What happens when your auto insurance company comes up short?
Every year, the average American auto insurance premium is nearly $1200 on auto insurance, according to the National Association of Insurance Commissioners (NAIC). In some states, the average insurance rates can jump to almost $1800 a year. While it is illegal to be an uninsured driver, and drivers are required to have proof of insurance for every vehicle on the road, knowing that you have insurance coverage should give also you something priceless—peace of mind.
In the event of an accident, paying your auto insurance premium should mean that have the insurance protection needed to cover the cost of repairs or medical treatment associated with an accident. But what happens when it is time to file an insurance claim, and your auto insurance company refuses to pay what you believe you're owed?
The cost of the blame game
Consider the case of Kaitlynn Fisher. In 2010, Fisher, known by her friends and family as Katie, was killed in a car accident. Katie, who had auto liability insurance through Progressive, had an auto insurance policy that was supposed to cover $100,000 for each person injured person in an accident, in addition to an underinsured motorist policy. The other driver in the accident, Ronald Kevin Hope III, was an underinsured motorist with $25,000 in liability coverage and a suspended license.
According to the Baltimore Sun, there were also conflicting reports about who was the fault driver. Some passengers claimed that Katie was at fault, while an eyewitness reported that it was Hope who ran the red light and hit Katie. There were also passengers in each car with medical costs.
These details were especially important because the accident took place in Maryland, where victims are not allowed to sue the insurance company to cover any additional expenses. It also one of a handful of states where an at-fault driver may not get a pay out from an underinsurance policy if they are at fault.
In the case of Fisher's family, because of the state's laws and the difference in auto policies, they found that their only recourse was to take legal action in order to recoup money from funeral expenses and outstanding debt. So, they took Hope to civil court to receive the difference from her underinsured motorist policy. Progressive, who found Katie at fault, joined the trial argue to the defendant's innocence.
Outraged, Katie Fisher's older brother, Matt, detailed the circumstances of their battle with Progressive in a Tumblr post entitled, “My Sister Paid Progressive Insurance to Defend Her Killer in Court." His post struck a chord with the public, going viral on social media and turning public opinion against the insurance carrier.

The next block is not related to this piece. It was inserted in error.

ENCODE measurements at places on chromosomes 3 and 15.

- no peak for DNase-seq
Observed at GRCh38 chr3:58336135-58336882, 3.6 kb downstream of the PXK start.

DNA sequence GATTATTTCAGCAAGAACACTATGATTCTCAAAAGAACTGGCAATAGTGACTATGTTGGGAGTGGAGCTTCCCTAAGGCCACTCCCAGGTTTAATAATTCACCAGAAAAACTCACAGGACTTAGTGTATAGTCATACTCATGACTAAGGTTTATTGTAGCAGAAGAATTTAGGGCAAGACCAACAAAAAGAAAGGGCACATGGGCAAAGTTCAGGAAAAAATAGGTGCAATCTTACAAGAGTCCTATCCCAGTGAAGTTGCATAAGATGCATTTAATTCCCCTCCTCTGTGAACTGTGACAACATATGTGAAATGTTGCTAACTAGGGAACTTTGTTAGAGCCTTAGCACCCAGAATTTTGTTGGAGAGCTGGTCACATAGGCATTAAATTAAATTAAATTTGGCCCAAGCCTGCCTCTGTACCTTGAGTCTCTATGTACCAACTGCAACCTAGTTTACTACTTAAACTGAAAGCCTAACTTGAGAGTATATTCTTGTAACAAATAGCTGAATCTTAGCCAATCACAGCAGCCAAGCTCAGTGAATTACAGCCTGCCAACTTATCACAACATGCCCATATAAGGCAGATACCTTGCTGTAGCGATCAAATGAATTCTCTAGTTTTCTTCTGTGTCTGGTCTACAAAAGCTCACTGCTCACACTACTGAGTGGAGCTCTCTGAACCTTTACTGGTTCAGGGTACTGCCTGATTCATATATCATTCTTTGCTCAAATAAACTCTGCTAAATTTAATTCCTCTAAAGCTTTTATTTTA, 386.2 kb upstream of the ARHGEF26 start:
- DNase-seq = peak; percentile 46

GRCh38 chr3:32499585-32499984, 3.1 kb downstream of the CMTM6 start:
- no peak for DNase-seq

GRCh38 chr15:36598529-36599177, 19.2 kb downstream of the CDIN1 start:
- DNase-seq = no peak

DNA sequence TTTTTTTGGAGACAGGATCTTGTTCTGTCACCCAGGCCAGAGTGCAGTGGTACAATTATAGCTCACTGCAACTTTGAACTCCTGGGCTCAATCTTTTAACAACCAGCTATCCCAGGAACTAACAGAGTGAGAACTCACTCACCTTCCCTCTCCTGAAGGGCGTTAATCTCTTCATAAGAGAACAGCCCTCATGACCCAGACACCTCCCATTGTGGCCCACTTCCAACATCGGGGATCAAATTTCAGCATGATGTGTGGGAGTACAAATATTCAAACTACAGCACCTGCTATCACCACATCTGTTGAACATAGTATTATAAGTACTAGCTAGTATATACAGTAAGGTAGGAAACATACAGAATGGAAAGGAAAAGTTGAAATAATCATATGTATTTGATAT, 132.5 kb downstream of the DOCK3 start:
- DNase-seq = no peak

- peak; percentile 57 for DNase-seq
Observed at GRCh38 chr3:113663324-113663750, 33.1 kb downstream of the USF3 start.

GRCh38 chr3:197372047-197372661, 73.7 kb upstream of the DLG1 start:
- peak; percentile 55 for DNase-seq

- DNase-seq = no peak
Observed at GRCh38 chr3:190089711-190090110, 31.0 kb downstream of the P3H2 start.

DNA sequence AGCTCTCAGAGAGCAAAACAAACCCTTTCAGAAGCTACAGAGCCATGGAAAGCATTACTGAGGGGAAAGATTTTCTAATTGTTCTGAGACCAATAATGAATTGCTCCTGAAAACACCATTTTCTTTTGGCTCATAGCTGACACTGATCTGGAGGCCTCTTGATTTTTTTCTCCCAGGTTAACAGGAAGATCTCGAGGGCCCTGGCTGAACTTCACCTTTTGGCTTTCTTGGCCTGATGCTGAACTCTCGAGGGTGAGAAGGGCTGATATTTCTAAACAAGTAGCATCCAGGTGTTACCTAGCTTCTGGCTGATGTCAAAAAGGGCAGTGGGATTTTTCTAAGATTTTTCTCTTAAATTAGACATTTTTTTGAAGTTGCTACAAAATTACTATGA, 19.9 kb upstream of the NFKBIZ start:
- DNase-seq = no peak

In the end, the jury ruled on the side of the Fishers. Due in large part to the publicity around the case, Progressive also paid an additional settlement to the family to avoid having to appear for a hearing before the state insurance commissioner. But the victory was hard-won, several years after Katie's death.
Don't take your insurance company's word for it
As we know, most victims of a car accidents will never be the focal point of a media scandal. Many cases just like Katie Fisher's fly under the radar every year. We also know that when accidents happen, one motorist may be driving with bare minimum coverage. Another might not have gap insurance when their vehicle is declared a total loss, while the other might even have a lapse in coverage and not even meet basic insurance requirements at all.
Many people make the mistake of assuming that because they pay their insurance provider to cover them in the event of an accident, an insurance carrier will look after their best interests in return. Most take for granted that when they make monthly payments, they will not have to worry about bodily injury coverage, medical payments coverage, motorist property damage coverage, uninsured motorist coverage, uninsured motorist property damage, or basic medical expenses. But this isn't always true.
In truth, it is common for insurance companies to pay as little as possible to their policyholders, regardless of the type of auto insurance coverage is at play. A car accident can create an enormous life-changing expense, decimate emergency savings, or even damage credit scores. The average claim payment doesn't always even cover the cost of damage in an auto collision. This can be true even when motorists decide to shell out higher auto insurance premiums for comprehensive coverage instead of opting for a cheaper policy.
Know your options, know your rights
Remember, insurance companies do not have final say as to who is the at-fault party in an accident. You are not at the mercy of an insurance adjuster. You always have the right to consult personal injury attorney to help you determine what you can seek in an injury claim.
Personal injury attorneys successfully help clients receive what they are owed from insurance carriers every day. If you feel that you may be entitled to payment from your auto insurance provider after your accident, contact Hagen Rosskopf Attorneys at Law today for a free consultation.